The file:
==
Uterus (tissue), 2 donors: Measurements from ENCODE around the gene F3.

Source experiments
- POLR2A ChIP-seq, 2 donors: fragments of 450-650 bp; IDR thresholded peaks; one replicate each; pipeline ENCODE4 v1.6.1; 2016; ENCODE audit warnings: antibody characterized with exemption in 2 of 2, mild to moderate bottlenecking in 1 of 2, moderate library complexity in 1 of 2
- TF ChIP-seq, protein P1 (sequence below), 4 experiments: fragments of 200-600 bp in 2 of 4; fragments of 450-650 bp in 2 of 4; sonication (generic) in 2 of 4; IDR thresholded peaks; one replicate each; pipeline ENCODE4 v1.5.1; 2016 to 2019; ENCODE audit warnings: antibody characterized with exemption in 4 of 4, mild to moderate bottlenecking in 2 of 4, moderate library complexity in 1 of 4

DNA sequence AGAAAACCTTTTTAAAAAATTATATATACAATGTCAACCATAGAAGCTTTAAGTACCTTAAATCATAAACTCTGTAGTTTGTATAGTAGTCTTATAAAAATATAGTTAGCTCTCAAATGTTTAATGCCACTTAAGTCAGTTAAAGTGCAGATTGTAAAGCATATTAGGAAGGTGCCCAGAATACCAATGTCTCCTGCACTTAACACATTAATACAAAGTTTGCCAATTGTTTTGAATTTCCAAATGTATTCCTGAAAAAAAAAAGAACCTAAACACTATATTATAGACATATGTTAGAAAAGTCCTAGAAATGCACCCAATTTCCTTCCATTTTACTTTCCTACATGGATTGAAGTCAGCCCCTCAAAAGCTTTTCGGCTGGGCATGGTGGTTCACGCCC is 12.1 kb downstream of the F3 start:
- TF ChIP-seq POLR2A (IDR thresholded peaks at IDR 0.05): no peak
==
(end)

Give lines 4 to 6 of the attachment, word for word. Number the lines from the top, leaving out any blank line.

- TF ChIP-seq, protein P1 (sequence below), 4 experiments: fragments of 200-600 bp in 2 of 4; fragments of 450-650 bp in 2 of 4; sonication (generic) in 2 of 4; IDR thresholded peaks; one replicate each; pipeline ENCODE4 v1.5.1; 2016 to 2019; ENCODE audit warnings: antibody characterized with exemption in 4 of 4, mild to moderate bottlenecking in 2 of 4, moderate library complexity in 1 of 4

DNA sequence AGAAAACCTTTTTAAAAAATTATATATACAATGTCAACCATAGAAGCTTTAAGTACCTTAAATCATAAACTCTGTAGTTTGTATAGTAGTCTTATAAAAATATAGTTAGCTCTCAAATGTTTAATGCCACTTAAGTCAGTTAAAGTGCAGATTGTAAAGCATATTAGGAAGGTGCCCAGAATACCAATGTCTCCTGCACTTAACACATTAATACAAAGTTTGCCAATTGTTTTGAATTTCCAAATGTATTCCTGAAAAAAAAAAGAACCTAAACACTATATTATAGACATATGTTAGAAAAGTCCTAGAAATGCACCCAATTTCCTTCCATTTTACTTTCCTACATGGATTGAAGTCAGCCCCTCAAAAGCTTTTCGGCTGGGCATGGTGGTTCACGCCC is 12.1 kb downstream of the F3 start:
- TF ChIP-seq POLR2A (IDR thresholded peaks at IDR 0.05): no peak